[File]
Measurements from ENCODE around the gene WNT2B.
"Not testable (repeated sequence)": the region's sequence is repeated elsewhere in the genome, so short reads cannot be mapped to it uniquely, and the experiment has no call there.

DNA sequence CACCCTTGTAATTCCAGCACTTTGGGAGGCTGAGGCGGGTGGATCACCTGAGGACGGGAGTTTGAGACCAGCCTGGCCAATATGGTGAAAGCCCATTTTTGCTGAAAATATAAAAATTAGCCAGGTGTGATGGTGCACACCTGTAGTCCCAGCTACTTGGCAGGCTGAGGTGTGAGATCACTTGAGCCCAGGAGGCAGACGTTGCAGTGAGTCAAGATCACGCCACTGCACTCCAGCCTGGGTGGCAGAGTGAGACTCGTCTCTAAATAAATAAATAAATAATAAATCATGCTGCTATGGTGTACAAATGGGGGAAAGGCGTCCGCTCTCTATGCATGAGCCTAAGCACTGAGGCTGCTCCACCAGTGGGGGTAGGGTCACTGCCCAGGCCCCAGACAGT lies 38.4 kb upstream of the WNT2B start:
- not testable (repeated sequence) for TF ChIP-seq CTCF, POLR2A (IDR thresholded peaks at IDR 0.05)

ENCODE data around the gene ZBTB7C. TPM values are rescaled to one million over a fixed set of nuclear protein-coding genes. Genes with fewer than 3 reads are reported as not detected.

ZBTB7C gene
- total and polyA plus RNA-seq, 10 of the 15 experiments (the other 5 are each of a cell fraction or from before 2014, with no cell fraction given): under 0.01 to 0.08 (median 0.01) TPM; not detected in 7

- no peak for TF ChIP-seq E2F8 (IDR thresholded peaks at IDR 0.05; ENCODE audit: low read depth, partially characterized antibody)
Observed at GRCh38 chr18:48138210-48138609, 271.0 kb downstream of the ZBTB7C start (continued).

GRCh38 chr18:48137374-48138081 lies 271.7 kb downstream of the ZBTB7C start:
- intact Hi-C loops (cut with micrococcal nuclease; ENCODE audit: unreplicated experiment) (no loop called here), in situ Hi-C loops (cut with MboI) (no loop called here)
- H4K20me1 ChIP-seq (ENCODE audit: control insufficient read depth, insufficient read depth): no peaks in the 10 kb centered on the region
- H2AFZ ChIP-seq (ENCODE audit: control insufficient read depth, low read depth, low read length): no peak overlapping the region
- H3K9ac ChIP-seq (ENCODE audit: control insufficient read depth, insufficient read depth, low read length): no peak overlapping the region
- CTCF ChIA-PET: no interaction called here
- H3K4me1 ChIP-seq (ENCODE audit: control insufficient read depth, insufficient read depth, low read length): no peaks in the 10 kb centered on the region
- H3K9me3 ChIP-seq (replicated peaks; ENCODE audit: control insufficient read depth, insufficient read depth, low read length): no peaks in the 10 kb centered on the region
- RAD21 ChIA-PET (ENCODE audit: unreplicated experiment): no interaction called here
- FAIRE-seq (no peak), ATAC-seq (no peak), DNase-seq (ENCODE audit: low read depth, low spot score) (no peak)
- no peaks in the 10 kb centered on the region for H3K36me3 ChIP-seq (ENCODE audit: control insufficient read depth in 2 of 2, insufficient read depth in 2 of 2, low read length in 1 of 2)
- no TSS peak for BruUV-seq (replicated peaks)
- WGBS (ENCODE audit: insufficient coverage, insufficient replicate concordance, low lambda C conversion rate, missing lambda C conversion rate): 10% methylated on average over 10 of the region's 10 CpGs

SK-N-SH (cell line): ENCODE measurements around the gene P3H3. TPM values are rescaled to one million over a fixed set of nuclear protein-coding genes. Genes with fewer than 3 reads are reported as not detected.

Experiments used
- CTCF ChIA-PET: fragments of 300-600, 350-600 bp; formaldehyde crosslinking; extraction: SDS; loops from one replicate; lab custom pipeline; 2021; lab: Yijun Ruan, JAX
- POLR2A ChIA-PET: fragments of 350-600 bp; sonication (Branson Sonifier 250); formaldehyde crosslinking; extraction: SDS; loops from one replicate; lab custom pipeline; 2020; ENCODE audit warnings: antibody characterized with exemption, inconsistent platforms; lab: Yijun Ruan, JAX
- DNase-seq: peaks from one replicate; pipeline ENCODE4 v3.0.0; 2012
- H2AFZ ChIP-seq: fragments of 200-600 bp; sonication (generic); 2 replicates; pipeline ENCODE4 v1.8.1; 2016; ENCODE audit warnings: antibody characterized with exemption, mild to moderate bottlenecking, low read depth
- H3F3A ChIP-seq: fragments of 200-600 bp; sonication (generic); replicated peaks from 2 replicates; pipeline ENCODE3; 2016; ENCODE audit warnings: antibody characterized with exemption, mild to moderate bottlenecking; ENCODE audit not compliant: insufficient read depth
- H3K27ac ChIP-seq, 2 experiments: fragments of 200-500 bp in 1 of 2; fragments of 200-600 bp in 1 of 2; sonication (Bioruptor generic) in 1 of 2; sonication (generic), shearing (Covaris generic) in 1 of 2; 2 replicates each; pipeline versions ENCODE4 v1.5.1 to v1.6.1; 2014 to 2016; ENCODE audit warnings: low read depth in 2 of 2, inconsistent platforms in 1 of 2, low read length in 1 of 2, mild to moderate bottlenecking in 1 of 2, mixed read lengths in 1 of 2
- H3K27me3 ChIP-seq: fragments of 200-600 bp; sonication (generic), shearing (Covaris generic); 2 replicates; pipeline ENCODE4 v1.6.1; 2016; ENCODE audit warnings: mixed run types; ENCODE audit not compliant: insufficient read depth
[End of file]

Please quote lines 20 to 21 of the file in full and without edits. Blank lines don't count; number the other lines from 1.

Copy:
- no peaks in the 10 kb centered on the region for H3K36me3 ChIP-seq (ENCODE audit: control insufficient read depth in 2 of 2, insufficient read depth in 2 of 2, low read length in 1 of 2)
- no TSS peak for BruUV-seq (replicated peaks)